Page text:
Francione, that is. From Google alerts that keep landing in my mailbox, I've learned he's an absolute master of the ad hominem, and at grandstanding, and demanding apologies instead of answering criticism, and putting excerpts from private email on the internet, and misinterpreting them to begin with. One of his ad hominems has to do with Temple Grandin endorsing my book. May as well consort with the devil, he seems to think. But I'm thrilled with the endorsement.
Temple Grandin is a hero in my eyes (and by the way, also in the eyes of PETA, who gave her an award a couple of years ago). That's so even if she's more accepting of the whole practice of animal consumption than I am. Here's the kind of change she's brought about in slaughter houses: under her auditing system, stunning has to work on the first attempt 95% of the time. That's a significant improvement over past success rates (data here). Without stunning, a cow will be conscious when hoisted up by her back leg and getting her throat slit. When stunning is unsuccessful on first attempt, the animal endures much more pain.
Now Gary (and he has to be just "Gary" because back when we were using honorifics, he thought it was right to address me as Adjunct Professor Kazez) thinks this is just a trivial improvement. That's his general assessment of all "humane" reforms. They're no more of an improvement than "being tortured with electrical shocks while strapped into a padded chair rather than a chair without padding." (See here--and note the ad hominems. Just what "welfarist corporations" does Peter Singer "lead"?!)
The trouble with Gary is that he's "abstractifying," to use a lovely term coined by Temple. He's focusing entirely on killing itself, as the fundamental wrong we do to animals--or treating animals as property, which he considers our primary mistake. He's not getting inside the minds of animals, which is what Temple Grandin is so good at (her book Animals in Translation is fantastic). There's a huge difference between being effectively stunned and going to your slaughter, and being unstunned, or struggling after an initial improper stunning and being stunned again. The difference is by no means trivial, and given how many animals will in fact be slaughtered in the foreseeable future, we've got to take it seriously.
Of course, if Grandin's auditing system did do something trivial for animals, that wouldn't be a reason to object. An animal activist has no reason to care if animal scientists and meatpackers are just wasting their time and money. What bothers him, really, is that he thinks with reforms like this, people are going to eat more meat. So there's going to be more killing, and more of all the abuses that go along with animal agriculture.
Even if that were the case, I'd still have a hard time believing we don't have an obligation to make animal slaughter as gentle as possible. We should not use animals' suffering strategically, leaving some of it in place in the hopes of discouraging animal consumption. In effect, this is what Gary would have us do. (My saying this is what's got him hurling so much abuse at me. Too bad he hasn't just responded with a clarification of his true aims or a defense of this sort of strategy. It might have been interesting! I might even have retracted the criticism if he'd directly responded to it with some convincing argument.) We wouldn't use the suffering of death row inmates, or slaves, or starving children that way. If we're serious about animals being entitled to respect and compassion, we shouldn't use them that way either.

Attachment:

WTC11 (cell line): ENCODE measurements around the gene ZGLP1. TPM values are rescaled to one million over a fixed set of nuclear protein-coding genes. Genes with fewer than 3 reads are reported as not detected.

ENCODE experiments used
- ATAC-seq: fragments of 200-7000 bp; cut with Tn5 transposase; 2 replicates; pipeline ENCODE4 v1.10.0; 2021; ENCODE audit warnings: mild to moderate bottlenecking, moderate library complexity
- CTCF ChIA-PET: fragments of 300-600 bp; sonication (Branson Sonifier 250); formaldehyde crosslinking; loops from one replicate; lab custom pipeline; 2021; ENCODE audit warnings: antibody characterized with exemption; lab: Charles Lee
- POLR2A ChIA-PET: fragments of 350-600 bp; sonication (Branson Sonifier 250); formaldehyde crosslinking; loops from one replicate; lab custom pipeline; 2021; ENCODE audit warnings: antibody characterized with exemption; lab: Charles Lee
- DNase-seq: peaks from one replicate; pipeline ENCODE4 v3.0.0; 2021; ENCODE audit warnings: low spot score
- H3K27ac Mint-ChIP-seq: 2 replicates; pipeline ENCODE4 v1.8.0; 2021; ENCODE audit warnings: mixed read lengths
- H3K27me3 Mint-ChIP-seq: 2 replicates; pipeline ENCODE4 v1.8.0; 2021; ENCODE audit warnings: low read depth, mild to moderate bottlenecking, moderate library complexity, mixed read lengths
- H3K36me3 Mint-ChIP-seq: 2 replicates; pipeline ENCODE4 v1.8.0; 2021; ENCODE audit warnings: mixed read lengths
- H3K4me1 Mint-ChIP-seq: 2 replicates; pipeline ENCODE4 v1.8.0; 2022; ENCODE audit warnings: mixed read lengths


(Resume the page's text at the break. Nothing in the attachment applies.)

But all that's really just theoretical, because I don't buy it that Temple Grandin's reforms are going to make people consume more animal products. There have been a number of humane reforms in the US in the last several years, and even more in the European Union, but the overall amount of animal food being consumed in developed countries isn't increasing, according to the UN report Livestock's Long Shadow (pg. 16). I've seen no evidence that the trend toward humane standards is attracting people toward animal consumption who wouldn't otherwise be engaging in it. (And here's where Gary's responding to argument might have been helpful. What's his evidence? Why does he think there's a trend like this?)
An aspect of Gary's approach is its categorizing of animal advocates as either "abolitionist" or "new welfarist." Abolitionists see a problem with the basic practice of killing animals and using them as our resources. Then there are welfarists (and he may as well say "demons," since that's how he sees them) who care only about animal welfare and favor incremental change. This is really a hopeless taxonomy because there's no reason whatever that bits of the two positions can't be combined (and supplemented with other ideas). It's a combo view that many advocates actually embrace.
Like me, for example. I think there is a problem with killing (I don't buy Peter Singer's "replacement argument"), but it does not eclipse the problem of suffering. We ought to address the problem of suffering and we ought to address the problem of killing. It's not that one is just a matter of "how" and the other is the essence of the matter. It's really important for cattle to be effectively stunned in slaughter houses. Bravo for Temple Grandin that she's tackling the problem of suffering.